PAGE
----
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Vascular Type

Vascular Type is generally regarded as the most serious form of EDS due to the possibility of arterial or organ rupture. The skin is usually thin and translucent with veins being seen through the skin, which is most apparent over the chest and abdomen. There are certain facial characteristics present in some affected individuals. These manifestations include large eyes, thin nose, lobeless ears, short stature and thin scalp hair. Also evident is a decrease in subcutaneous tissue, particularly in the face and extremities. Minor trauma can lead to extensive bruising.

Arterial/intestinal/uterine fragility or rupture commonly arise in this type of EDS. Spontaneous arterial rupture has a peak incidence in the third or fourth decade of life, but may occur earlier. Midsize arteries are commonly involved. Arterial rupture is the most common cause of sudden death. Acute diffuse or localized abdominal or flank pain is a common presentation of arterial or intestinal rupture. Life expectancy is shortened with a majority of individuals living only into their forties. Pregnancies may be complicated by intra-partum uterine rupture and pre- and postpartum arterial bleeding. Treatments are available which may help extend life, and surgical interventions are improving.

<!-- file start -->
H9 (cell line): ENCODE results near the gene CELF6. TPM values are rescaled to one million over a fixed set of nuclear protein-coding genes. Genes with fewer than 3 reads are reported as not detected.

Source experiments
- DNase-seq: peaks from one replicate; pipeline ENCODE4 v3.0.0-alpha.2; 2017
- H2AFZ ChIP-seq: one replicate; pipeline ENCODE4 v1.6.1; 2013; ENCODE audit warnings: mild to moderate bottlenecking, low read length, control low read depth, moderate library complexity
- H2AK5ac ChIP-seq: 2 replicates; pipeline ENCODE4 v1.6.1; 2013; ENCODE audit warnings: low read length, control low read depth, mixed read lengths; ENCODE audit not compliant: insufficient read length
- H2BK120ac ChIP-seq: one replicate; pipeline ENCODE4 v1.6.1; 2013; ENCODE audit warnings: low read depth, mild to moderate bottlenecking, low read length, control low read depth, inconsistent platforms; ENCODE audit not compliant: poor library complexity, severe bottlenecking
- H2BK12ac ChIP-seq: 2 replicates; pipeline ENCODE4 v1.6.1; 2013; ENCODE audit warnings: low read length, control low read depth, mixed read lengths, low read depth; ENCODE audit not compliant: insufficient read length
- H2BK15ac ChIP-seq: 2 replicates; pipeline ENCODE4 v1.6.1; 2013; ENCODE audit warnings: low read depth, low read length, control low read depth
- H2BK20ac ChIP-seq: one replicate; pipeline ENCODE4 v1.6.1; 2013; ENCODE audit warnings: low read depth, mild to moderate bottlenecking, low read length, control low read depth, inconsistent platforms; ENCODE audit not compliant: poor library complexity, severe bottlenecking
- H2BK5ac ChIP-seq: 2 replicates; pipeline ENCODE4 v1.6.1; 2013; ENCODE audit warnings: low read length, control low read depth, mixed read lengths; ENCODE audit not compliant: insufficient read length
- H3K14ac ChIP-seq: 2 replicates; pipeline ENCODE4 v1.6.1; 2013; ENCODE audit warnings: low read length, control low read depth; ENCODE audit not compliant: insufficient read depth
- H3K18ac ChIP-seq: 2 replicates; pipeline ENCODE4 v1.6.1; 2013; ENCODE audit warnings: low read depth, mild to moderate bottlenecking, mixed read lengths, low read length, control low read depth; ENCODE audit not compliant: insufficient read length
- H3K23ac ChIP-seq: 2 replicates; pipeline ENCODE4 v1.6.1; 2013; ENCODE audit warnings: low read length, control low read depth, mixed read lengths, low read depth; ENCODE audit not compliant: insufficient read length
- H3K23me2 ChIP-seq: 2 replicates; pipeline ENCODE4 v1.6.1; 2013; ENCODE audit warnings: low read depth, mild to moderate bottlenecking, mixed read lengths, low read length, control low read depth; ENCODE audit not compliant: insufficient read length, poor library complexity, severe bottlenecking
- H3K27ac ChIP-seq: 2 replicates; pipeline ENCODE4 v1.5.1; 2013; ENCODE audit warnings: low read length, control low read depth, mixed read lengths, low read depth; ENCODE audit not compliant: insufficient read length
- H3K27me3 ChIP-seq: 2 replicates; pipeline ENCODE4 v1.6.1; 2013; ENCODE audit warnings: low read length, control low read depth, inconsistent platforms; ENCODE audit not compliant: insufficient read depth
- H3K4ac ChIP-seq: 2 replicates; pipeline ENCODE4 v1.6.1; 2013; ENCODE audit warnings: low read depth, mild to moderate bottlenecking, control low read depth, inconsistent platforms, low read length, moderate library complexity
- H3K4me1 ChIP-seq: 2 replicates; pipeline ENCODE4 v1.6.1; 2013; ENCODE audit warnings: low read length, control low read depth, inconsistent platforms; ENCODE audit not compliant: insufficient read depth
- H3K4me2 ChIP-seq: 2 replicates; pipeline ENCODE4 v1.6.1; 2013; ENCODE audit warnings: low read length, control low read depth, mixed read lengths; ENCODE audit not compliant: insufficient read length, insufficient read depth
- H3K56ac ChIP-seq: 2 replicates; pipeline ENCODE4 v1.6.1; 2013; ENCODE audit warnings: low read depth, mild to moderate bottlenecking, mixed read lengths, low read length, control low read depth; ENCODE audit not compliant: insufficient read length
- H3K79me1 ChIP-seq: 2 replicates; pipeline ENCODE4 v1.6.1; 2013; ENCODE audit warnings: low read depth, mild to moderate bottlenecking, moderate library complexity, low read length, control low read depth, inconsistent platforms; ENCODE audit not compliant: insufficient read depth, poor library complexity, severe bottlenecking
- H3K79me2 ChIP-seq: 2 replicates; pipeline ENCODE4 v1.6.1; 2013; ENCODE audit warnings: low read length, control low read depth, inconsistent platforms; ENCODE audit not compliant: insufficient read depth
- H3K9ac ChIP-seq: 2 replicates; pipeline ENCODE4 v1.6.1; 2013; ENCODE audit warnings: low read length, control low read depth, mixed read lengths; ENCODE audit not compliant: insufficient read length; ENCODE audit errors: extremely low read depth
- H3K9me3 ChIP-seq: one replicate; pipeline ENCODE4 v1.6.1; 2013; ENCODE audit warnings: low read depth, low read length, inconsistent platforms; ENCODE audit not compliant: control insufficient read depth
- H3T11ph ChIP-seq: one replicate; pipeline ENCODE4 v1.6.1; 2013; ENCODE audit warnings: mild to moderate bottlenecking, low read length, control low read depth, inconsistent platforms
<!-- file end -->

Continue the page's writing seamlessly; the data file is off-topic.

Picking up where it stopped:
Joint hypermobility is usually limited to the digits. Tendon and muscle rupture can occur. Talipes equinovarus (clubfoot) is frequently seen at birth. Other manifestations that may be found in the Vascular Type include: acrogeria (premature aging of the skin of the hands and feet); early onset varicose veins; arteriovenous fistula (an opening between an artery and vein), carotid-cavernous fistula; pneumothorax (collapse of a lung) /pneumohemothorax (collapse of a lung with a collection of air or gas and blood); gingival recession and complications during and after surgery (i.e. wound dehiscence).

The Vascular Type of EDS is caused by structural defects in the proa1(III) chain of collagen type III encodes by COL3A1. This type of EDS is inherited in an autosomal dominant manner. A skin biopsy can diagnose this type of EDS.

Vascular Frequently Asked Questions